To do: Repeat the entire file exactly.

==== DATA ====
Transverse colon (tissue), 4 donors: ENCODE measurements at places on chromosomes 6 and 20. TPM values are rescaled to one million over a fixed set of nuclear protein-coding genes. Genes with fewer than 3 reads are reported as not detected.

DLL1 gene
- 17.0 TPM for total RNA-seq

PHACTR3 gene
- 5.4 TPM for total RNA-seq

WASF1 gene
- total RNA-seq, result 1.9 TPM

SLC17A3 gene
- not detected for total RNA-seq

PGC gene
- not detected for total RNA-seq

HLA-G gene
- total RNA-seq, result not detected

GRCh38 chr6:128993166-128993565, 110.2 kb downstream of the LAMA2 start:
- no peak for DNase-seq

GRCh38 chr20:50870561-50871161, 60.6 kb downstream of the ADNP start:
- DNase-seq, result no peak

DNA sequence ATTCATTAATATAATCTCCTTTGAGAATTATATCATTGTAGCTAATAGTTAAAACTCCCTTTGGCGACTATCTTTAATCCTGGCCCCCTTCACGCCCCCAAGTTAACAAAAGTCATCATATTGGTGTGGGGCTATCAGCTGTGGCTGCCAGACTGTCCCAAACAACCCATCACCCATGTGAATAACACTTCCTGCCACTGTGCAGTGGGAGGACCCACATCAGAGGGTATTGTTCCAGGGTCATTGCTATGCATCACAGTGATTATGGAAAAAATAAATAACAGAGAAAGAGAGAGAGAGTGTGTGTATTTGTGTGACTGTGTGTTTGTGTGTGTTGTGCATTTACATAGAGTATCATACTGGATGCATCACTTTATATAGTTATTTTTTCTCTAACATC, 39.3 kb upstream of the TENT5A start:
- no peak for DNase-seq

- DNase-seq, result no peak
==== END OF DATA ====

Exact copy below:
Transverse colon (tissue), 4 donors: ENCODE measurements at places on chromosomes 6 and 20. TPM values are rescaled to one million over a fixed set of nuclear protein-coding genes. Genes with fewer than 3 reads are reported as not detected.

DLL1 gene
- 17.0 TPM for total RNA-seq

PHACTR3 gene
- 5.4 TPM for total RNA-seq

WASF1 gene
- total RNA-seq, result 1.9 TPM

SLC17A3 gene
- not detected for total RNA-seq

PGC gene
- not detected for total RNA-seq

HLA-G gene
- total RNA-seq, result not detected

GRCh38 chr6:128993166-128993565, 110.2 kb downstream of the LAMA2 start:
- no peak for DNase-seq

GRCh38 chr20:50870561-50871161, 60.6 kb downstream of the ADNP start:
- DNase-seq, result no peak

DNA sequence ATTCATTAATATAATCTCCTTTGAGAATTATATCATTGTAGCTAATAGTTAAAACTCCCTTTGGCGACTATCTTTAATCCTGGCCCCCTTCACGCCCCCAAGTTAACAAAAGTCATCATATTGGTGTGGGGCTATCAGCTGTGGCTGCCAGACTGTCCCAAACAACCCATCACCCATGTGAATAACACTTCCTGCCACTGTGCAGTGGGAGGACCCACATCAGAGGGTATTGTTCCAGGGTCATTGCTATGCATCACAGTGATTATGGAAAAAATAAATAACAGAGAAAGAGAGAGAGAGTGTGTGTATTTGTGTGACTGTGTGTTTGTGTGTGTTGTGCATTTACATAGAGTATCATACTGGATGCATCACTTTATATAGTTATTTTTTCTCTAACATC, 39.3 kb upstream of the TENT5A start:
- no peak for DNase-seq

- DNase-seq, result no peak